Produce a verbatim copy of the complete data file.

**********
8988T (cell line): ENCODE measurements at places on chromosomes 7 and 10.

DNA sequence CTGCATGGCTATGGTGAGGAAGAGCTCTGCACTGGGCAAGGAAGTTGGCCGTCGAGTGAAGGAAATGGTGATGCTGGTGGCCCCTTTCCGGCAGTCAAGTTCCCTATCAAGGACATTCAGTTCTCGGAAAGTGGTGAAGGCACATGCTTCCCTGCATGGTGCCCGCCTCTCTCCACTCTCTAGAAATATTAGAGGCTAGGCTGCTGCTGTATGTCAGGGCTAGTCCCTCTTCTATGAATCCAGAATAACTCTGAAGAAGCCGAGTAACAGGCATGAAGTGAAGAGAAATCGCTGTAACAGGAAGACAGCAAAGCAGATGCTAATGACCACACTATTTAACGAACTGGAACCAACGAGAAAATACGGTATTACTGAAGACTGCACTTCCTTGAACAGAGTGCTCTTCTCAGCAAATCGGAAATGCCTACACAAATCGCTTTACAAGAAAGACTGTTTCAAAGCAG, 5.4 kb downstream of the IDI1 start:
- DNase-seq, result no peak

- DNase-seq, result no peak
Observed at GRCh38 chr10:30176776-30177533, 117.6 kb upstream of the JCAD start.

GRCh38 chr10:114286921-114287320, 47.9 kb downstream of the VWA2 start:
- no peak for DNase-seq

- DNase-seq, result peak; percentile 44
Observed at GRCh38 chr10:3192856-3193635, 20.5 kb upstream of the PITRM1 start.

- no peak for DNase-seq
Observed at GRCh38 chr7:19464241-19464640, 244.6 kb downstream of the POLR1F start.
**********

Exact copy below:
8988T (cell line): ENCODE measurements at places on chromosomes 7 and 10.

DNA sequence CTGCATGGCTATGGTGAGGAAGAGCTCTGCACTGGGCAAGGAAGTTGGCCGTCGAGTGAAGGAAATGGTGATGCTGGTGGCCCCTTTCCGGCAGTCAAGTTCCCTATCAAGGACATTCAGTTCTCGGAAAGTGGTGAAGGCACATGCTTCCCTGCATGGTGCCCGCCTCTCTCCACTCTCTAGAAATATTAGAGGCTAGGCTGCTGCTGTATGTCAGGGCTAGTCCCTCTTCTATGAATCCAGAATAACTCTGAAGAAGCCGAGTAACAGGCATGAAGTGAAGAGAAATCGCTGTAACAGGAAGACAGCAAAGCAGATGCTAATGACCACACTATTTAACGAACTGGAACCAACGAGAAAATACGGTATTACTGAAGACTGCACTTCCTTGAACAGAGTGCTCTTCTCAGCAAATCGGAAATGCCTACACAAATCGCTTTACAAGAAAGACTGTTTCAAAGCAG, 5.4 kb downstream of the IDI1 start:
- DNase-seq, result no peak

- DNase-seq, result no peak
Observed at GRCh38 chr10:30176776-30177533, 117.6 kb upstream of the JCAD start.

GRCh38 chr10:114286921-114287320, 47.9 kb downstream of the VWA2 start:
- no peak for DNase-seq

- DNase-seq, result peak; percentile 44
Observed at GRCh38 chr10:3192856-3193635, 20.5 kb upstream of the PITRM1 start.

- no peak for DNase-seq
Observed at GRCh38 chr7:19464241-19464640, 244.6 kb downstream of the POLR1F start.